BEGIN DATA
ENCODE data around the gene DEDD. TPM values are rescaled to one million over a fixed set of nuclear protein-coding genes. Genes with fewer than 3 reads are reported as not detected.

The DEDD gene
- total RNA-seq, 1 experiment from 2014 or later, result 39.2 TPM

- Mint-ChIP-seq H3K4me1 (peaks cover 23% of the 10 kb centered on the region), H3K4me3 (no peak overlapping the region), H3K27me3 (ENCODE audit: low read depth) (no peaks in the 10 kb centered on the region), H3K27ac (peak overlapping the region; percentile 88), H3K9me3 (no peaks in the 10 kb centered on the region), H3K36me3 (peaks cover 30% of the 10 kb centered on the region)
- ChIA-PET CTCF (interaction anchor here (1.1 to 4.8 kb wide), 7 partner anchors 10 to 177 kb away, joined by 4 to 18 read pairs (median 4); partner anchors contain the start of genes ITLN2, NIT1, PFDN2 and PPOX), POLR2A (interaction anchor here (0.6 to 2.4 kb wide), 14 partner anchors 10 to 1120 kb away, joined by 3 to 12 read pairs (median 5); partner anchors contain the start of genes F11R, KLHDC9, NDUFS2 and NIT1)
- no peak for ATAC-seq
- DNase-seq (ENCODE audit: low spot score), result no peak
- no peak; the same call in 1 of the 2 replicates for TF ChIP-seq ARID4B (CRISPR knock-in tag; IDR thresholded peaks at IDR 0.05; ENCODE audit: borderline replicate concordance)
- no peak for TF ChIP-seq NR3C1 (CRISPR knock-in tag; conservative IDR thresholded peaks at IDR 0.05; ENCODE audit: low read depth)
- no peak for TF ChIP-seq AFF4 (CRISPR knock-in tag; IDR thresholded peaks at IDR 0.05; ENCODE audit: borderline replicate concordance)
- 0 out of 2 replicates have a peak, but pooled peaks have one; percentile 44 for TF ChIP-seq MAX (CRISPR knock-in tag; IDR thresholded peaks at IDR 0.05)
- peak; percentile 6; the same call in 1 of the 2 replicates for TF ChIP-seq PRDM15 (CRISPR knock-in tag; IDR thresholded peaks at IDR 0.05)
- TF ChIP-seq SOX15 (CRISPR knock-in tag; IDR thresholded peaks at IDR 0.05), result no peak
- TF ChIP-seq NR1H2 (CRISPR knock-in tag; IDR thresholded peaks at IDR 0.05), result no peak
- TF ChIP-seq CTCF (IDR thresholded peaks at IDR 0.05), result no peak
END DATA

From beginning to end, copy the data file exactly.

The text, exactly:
ENCODE data around the gene DEDD. TPM values are rescaled to one million over a fixed set of nuclear protein-coding genes. Genes with fewer than 3 reads are reported as not detected.

The DEDD gene
- total RNA-seq, 1 experiment from 2014 or later, result 39.2 TPM

- Mint-ChIP-seq H3K4me1 (peaks cover 23% of the 10 kb centered on the region), H3K4me3 (no peak overlapping the region), H3K27me3 (ENCODE audit: low read depth) (no peaks in the 10 kb centered on the region), H3K27ac (peak overlapping the region; percentile 88), H3K9me3 (no peaks in the 10 kb centered on the region), H3K36me3 (peaks cover 30% of the 10 kb centered on the region)
- ChIA-PET CTCF (interaction anchor here (1.1 to 4.8 kb wide), 7 partner anchors 10 to 177 kb away, joined by 4 to 18 read pairs (median 4); partner anchors contain the start of genes ITLN2, NIT1, PFDN2 and PPOX), POLR2A (interaction anchor here (0.6 to 2.4 kb wide), 14 partner anchors 10 to 1120 kb away, joined by 3 to 12 read pairs (median 5); partner anchors contain the start of genes F11R, KLHDC9, NDUFS2 and NIT1)
- no peak for ATAC-seq
- DNase-seq (ENCODE audit: low spot score), result no peak
- no peak; the same call in 1 of the 2 replicates for TF ChIP-seq ARID4B (CRISPR knock-in tag; IDR thresholded peaks at IDR 0.05; ENCODE audit: borderline replicate concordance)
- no peak for TF ChIP-seq NR3C1 (CRISPR knock-in tag; conservative IDR thresholded peaks at IDR 0.05; ENCODE audit: low read depth)
- no peak for TF ChIP-seq AFF4 (CRISPR knock-in tag; IDR thresholded peaks at IDR 0.05; ENCODE audit: borderline replicate concordance)
- 0 out of 2 replicates have a peak, but pooled peaks have one; percentile 44 for TF ChIP-seq MAX (CRISPR knock-in tag; IDR thresholded peaks at IDR 0.05)
- peak; percentile 6; the same call in 1 of the 2 replicates for TF ChIP-seq PRDM15 (CRISPR knock-in tag; IDR thresholded peaks at IDR 0.05)
- TF ChIP-seq SOX15 (CRISPR knock-in tag; IDR thresholded peaks at IDR 0.05), result no peak
- TF ChIP-seq NR1H2 (CRISPR knock-in tag; IDR thresholded peaks at IDR 0.05), result no peak
- TF ChIP-seq CTCF (IDR thresholded peaks at IDR 0.05), result no peak